3. Have a hook. Give people a compelling reason to respond and respond now. Maybe that’s a special offer. Maybe it is value-added component. Maybe it is connecting with a felt need that will help their marriage or finances.

4. Tell stories. People care more about your stories than they do about statistics or your opinion. Jesus told parables. People remember stories.

5. Give out your contact information. You might be surprised how many authors fail to do this even if a host does not ask for it. Let people know how to reach you, your organization, or get a copy of your book. 

While it seems self-evident, always be gracious to hosts or producers. Remember the story of Jesus healing the ten lepers. Just one came back to say thanks for the life-changing encounter. Be that one person.

* * * * *

—Don S. Otis, president of Veritas Communications, a publicity agency, has scheduled more than 30,000 interviews since 1991. He is the author of five books, has hosted his own radio show, and has produced radio and television shows in Los Angeles and Denver. www.veritasincorporated.com

Tuesday, December 6, 2016

Maximize Your Media Interviews (Part 1 of 2)

(This post comes from Don Otis.)

P.T. Barnum once quipped, “Without promotion, something terrible happens... nothing!” And without trying to be sacrilegious, even Jesus had a front man; John the Baptist prepared the way for Him. Why should you and I be any different with our own books in needing or soliciting help?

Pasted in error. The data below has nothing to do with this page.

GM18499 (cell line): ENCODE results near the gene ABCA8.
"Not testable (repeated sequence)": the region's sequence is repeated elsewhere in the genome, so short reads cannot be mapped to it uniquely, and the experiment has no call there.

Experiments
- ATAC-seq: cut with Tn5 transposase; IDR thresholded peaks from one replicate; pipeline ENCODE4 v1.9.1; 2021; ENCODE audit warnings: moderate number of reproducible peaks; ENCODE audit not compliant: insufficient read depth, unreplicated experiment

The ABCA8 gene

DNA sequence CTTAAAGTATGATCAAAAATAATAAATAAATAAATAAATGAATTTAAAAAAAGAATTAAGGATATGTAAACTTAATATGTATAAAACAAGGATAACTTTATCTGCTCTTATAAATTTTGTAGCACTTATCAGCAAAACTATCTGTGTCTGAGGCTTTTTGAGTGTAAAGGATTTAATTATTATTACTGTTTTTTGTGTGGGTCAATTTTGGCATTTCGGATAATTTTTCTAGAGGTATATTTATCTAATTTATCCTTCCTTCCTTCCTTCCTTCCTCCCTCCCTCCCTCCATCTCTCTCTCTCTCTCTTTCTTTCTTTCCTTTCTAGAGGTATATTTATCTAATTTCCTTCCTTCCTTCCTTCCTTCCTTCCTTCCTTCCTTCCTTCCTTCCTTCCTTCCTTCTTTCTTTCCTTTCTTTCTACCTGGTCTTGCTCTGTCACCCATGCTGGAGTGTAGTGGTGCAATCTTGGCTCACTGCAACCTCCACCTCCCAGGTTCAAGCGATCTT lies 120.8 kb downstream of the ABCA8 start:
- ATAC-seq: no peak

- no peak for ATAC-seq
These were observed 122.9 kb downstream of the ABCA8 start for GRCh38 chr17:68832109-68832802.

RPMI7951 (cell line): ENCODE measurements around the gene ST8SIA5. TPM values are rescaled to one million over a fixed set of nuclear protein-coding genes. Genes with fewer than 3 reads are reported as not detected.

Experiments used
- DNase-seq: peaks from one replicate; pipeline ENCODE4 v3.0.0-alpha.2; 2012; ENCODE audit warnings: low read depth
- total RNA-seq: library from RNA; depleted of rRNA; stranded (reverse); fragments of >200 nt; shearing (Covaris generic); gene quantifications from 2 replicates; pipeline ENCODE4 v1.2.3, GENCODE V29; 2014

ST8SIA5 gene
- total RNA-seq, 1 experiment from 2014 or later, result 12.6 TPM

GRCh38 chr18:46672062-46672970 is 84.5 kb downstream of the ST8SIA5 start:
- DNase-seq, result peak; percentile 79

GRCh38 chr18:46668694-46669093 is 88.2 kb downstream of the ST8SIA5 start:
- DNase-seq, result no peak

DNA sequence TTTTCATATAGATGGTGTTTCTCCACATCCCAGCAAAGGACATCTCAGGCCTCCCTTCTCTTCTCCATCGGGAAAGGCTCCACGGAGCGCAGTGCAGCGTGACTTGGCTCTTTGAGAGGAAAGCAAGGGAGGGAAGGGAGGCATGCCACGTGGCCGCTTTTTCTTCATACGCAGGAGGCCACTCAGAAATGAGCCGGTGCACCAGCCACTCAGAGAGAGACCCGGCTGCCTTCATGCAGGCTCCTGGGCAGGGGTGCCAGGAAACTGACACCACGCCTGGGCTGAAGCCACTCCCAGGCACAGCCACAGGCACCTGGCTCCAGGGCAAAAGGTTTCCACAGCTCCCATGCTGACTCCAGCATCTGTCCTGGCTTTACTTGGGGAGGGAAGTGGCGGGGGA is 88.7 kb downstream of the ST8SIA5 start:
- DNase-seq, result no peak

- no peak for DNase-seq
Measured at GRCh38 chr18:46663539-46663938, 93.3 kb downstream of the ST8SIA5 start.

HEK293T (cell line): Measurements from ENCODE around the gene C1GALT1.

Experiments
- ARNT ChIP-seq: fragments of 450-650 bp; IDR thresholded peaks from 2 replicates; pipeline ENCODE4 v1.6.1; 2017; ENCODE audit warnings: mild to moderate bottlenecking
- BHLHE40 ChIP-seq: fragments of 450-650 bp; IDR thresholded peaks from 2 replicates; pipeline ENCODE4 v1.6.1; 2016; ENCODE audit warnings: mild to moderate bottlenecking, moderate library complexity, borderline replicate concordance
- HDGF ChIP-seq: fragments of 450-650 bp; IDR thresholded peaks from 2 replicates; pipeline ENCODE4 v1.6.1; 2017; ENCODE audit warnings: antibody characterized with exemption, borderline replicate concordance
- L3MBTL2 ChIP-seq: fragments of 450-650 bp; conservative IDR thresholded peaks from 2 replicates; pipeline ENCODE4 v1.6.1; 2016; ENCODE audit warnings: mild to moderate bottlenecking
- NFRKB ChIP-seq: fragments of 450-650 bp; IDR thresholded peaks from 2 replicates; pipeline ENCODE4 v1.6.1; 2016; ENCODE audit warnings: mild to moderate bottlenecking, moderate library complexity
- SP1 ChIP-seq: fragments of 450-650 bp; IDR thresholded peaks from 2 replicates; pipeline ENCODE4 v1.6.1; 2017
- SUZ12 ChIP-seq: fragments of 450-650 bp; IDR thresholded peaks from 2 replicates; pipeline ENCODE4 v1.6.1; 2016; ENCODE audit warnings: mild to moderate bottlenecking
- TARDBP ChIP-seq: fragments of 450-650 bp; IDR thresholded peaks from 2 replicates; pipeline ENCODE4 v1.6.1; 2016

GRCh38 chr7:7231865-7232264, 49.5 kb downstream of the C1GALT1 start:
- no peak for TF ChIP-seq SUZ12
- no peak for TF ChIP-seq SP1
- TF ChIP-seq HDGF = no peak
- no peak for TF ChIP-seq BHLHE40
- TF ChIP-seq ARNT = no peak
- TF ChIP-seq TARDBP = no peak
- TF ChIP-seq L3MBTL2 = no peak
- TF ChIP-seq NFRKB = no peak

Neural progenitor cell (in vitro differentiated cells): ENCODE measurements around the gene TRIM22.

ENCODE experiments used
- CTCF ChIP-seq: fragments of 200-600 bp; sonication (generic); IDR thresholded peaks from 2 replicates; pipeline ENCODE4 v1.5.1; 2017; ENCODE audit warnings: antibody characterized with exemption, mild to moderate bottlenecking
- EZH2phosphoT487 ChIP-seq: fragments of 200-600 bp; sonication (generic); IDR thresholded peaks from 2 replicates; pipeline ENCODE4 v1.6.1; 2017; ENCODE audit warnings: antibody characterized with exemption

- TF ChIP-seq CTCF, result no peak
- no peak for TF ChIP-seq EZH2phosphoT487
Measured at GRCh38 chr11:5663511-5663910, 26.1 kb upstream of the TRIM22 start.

The publishing world has changed drastically since I started my first PR agency in Los Angeles in 1991. Depending on the source you use, as many as 500,000 books are published each year in the United States. And as recently as 2012, self-publishing saw triple digit growth. You are a published author, so you know the often-painful process it takes to give birth to a book. I understand this process too.

Even though I am a publicist, I made mistakes along the way. I thought if I just got an interview and just answered questions that people would want to buy my book. I was wrong. That didn’t happen. Not until I had already done 300 interviews did it occur to me that maybe I needed to do something different. Today, part of what I do for new authors is to give them ideas about what works or what doesn’t in the interview process.

* * * * *


—Don S. Otis, president of Veritas Communications, a publicity agency, has scheduled more than 30,000 interviews since 1991. He is the author of five books, has hosted his own radio show, and has produced radio and television shows in Los Angeles and Denver. veritasincorporated.com

Friday, December 2, 2016

Telling Stories (Part 10 of 10)

A few weeks ago I sat through a lengthy lecture with a number of anecdotes—and they were clever. But afterward I wondered why the woman told them. They seemed to have no direct relationship to the message or to us who listened.

I see this in writing as well. So here's my principle: Whenever we want to insert an illustration in nonfiction or a scene in a novel, we need to ask ourselves questions.

* Why am I including this? That is, what's my purpose?

* What will my readers learn from this story or scene?

* Why is this relevant to readers?

* If I left out this scene/illustration, would readers notice?

As we know, many people seem to tell stories just to tell them. But when we ask why people share (and listen to) stories, there is an objective. It may be to encourage or inspire or cause readers to think differently. But there is still purpose in the telling.

When we end the scene or the story, we need to reflect on what we wrote and answer at least two questions for ourselves:

* Why is this relevant?

* What’s the moral or point?